What is Impulse Radar?
An Impulse Radar is a device that can sense the distance to one or more remote objects by emitting and receiving very short pulses of electromagnetic energy.
The basic principle of a radar has been the same since the German physicist Heinrich Hertz in the late 19th century discovered that electromagnetic waves have the ability to reflect of surfaces. During the first part of the 20th century, systems capable of measuring the time it takes for a transmitted electromagnetic signal to travel between the antenna and the reflecting object was developed, and in 1940 the term radar, short for "Radio Detection And Ranging", was coined by the U.S. Navy.
Radar technology has progressed significantly since WWII, opening new and exciting application possibilities. Impulse Radars in particular takes advantage of the high speeds in modern integrated circuits and transmits extremely short electromagnetic pulses. The high bandwidth of these pulses gives them properties such as unique penetration abilities, very high accuracy and low emission levels.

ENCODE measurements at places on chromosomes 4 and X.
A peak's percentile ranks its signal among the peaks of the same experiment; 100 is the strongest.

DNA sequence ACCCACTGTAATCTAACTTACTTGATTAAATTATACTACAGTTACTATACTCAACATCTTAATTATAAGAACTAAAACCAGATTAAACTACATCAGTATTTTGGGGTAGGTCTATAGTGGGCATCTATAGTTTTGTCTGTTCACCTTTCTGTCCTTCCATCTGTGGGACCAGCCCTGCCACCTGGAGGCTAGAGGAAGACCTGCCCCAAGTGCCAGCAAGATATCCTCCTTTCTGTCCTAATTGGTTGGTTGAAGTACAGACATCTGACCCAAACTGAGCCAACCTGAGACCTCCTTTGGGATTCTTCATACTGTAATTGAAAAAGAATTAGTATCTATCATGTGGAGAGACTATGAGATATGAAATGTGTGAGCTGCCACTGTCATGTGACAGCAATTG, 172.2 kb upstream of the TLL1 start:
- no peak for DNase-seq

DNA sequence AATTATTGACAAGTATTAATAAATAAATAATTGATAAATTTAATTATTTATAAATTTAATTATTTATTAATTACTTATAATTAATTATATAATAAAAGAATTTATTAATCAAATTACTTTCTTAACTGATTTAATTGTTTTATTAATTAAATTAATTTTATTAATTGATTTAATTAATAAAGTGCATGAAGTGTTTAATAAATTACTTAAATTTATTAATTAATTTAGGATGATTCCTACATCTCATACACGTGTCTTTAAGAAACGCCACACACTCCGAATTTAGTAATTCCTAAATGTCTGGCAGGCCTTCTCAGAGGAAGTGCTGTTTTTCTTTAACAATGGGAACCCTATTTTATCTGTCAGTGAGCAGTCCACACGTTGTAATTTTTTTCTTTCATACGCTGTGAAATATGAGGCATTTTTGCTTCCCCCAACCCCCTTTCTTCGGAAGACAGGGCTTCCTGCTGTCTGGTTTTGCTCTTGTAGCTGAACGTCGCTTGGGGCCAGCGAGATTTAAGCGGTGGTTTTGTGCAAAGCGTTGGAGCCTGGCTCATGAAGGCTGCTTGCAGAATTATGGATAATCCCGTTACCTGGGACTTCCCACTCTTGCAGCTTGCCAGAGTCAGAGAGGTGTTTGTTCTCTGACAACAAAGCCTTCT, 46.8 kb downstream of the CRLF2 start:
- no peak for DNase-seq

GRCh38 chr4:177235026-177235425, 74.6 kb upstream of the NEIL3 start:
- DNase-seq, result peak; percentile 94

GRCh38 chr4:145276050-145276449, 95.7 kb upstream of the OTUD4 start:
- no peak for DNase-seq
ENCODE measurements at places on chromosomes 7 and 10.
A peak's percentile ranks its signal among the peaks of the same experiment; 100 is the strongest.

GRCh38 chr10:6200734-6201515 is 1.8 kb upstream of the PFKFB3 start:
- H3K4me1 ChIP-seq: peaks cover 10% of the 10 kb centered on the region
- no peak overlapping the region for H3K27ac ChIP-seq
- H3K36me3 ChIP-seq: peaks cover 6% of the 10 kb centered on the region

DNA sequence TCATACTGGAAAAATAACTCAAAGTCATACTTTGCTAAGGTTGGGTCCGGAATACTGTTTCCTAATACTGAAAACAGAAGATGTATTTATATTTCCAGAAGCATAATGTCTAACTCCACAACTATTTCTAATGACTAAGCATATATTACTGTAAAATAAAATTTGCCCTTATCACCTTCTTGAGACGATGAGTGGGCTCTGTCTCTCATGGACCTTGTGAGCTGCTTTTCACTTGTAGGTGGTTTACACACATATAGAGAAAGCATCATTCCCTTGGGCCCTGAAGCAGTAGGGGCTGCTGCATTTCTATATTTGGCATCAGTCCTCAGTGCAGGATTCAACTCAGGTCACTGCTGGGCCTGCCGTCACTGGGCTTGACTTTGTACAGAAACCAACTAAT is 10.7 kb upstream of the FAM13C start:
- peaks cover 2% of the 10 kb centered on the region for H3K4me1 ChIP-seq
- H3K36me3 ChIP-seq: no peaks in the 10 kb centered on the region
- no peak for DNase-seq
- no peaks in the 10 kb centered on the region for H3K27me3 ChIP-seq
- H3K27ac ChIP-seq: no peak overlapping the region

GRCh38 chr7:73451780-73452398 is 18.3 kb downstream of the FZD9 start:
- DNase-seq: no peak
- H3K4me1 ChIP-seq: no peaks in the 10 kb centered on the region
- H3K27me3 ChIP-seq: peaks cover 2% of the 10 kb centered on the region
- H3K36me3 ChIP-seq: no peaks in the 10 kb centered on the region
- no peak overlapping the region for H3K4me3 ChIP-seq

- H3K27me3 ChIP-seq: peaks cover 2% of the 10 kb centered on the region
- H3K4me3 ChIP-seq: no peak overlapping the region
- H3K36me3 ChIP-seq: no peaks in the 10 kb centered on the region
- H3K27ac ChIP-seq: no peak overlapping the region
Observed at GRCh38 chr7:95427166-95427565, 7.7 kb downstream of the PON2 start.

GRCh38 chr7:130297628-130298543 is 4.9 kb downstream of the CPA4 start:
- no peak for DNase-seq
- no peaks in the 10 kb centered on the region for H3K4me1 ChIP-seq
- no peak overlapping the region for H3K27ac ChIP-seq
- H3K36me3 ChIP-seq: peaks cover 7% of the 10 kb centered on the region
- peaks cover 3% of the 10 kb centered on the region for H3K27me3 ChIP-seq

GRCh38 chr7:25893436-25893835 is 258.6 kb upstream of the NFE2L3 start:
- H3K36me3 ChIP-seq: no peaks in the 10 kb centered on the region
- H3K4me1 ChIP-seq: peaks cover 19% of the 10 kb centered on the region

The pulses used by the Novelda Impulse Radars are typically shorter than 1 nanosecond in duration, and their bandwidth spans over several GHz in the frequency domain. Different materials have different penetration properties, and the optimal bandwidth for a given application will depend on the material that needs to be penetrated. Novelda offers several different bandwidths, all between 1 and 10 GHz. Take a look at our products page for more details or use the contact form to request a datasheet!
★See also this Google TechTalk YouTube video:
Why Novelda Impulse Radar?
Novelda's Nanoscale Impulse Radars offers unprecedented sensor performance at up to 512 simultaneous sampling points with full configurability in a 5x5 mm package.
The Nanoscale Impulse Radar from Novelda is a full radar transceiver integrated on a single piece of silicon. When connected the suitable antennas, the chip is capable of simultaneously transmitting ultra short electromagnetic pulses, sample the reflected signal and store it as a sequence of discrete samples. The architecture of the receiver is based on a clever averaging scheme, enabling it to recover signals buried beneath the noise floor. By parallelizing the sampling structure, the receiver is able to capture up to 512 points in one go. The resulting output is a digital reconstruction of the analog signal present at the input of the receiver, sampled at over 30 GS/s.
Basic Introduction to Novelda Radar